Article published in:Phonetics of the Origins and Evolution of Speech
Edited by Didier Demolin and Jean-Marie Hombert
[Evolution of Communication 3:1] 1999
► pp. 21–48
The role of self-organisation in the emergence of phonological systems
The origin of phonological systems is examined from the paradigm of self-organization. We claim that phonological systems could have emerged as the product of self-organizing processes. Self-organization may have facilitated the evolution of structures within the sounds that humans were able to produce. One of the main points of the paper concerns the identification of the processes which could account for the self-organized behavior of sound systems used in languages spoken by humans. In this paradigm, phonological systems or sound patterns of human languages are emergent properties of these systems rather than properties imposed by some external influence. Regulations are defined as the constraints that adjust the rate of production of the elements of a system to the state of the system and of relevant environmental variables. The main operators of these adjustments are feedback loops. Two types of processes can be distinguished in regulatory networks, homeostatic and epigenetic. Since the origin of sound patterns, of human languages, is in the vocal tract constraints, we make the hypothesis that sound change does not reflect any adaptive character but rather is the phonetic modality of differentiation understood as epigenetic regulation.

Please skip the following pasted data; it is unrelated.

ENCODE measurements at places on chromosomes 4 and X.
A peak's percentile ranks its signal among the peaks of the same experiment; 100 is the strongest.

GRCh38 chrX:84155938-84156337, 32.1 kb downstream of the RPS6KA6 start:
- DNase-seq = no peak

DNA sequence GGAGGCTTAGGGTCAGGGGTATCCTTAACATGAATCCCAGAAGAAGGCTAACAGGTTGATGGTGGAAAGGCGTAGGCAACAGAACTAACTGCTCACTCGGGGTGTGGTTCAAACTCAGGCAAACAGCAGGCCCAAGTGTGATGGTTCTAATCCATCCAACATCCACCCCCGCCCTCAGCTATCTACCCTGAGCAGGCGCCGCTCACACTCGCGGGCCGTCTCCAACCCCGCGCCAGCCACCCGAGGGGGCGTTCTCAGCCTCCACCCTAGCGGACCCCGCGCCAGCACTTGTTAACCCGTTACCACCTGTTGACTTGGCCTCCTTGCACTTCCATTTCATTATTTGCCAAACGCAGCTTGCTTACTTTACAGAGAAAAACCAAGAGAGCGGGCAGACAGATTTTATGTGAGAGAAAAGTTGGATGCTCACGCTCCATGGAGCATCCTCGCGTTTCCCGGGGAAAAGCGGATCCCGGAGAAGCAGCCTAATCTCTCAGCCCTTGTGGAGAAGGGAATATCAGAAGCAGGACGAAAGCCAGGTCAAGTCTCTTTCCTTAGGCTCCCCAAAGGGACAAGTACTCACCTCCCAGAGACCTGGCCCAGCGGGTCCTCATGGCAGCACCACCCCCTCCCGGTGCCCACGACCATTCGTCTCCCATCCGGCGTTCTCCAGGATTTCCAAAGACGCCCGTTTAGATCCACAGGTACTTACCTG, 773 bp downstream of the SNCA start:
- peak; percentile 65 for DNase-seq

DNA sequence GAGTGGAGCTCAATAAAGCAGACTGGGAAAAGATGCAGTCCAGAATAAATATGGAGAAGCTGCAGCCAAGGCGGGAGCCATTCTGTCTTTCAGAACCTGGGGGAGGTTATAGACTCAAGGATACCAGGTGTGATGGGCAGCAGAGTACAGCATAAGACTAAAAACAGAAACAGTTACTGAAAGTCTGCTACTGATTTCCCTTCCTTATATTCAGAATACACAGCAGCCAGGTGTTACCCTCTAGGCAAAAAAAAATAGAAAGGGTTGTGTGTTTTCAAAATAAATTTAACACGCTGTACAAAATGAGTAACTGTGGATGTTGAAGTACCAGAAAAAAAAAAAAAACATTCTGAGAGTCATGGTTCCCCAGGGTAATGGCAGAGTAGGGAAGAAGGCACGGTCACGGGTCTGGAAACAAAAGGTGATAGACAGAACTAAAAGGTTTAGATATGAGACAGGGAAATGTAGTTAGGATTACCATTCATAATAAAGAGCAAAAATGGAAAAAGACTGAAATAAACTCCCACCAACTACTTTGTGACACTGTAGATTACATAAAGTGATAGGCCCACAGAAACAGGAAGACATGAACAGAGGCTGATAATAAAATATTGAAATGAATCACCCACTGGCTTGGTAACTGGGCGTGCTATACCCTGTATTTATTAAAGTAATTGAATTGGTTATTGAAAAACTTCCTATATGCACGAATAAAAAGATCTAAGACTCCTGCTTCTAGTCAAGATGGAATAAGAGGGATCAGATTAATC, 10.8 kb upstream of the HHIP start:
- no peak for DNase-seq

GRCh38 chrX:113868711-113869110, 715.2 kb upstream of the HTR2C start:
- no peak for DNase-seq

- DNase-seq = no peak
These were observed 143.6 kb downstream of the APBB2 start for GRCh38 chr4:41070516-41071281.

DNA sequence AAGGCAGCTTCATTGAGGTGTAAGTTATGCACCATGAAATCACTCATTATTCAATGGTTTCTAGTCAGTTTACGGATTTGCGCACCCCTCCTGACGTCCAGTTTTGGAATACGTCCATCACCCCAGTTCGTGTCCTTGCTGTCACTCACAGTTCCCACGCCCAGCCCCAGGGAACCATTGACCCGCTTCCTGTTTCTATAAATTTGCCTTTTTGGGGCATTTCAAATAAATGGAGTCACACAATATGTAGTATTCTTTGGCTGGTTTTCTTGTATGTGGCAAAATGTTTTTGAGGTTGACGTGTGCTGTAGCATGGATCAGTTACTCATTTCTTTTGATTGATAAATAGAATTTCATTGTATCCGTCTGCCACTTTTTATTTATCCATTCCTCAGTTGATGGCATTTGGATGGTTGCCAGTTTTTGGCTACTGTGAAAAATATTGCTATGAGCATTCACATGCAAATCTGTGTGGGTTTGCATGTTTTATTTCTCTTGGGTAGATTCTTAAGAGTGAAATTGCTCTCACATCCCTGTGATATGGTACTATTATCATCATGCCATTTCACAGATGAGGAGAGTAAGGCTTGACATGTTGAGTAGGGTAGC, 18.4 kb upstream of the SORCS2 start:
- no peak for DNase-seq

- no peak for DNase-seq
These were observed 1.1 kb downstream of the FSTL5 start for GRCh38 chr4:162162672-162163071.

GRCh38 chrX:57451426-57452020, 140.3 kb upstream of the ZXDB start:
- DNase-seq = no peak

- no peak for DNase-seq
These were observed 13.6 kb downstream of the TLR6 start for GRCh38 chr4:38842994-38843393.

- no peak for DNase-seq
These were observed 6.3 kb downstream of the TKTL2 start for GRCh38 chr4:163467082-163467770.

Keywords: Phonology, Self-organization, Emergence, Differentiation, Feedback Loops
Published online: 30 March 2001
Cited by 1 other publications
Redford, Melissa A.
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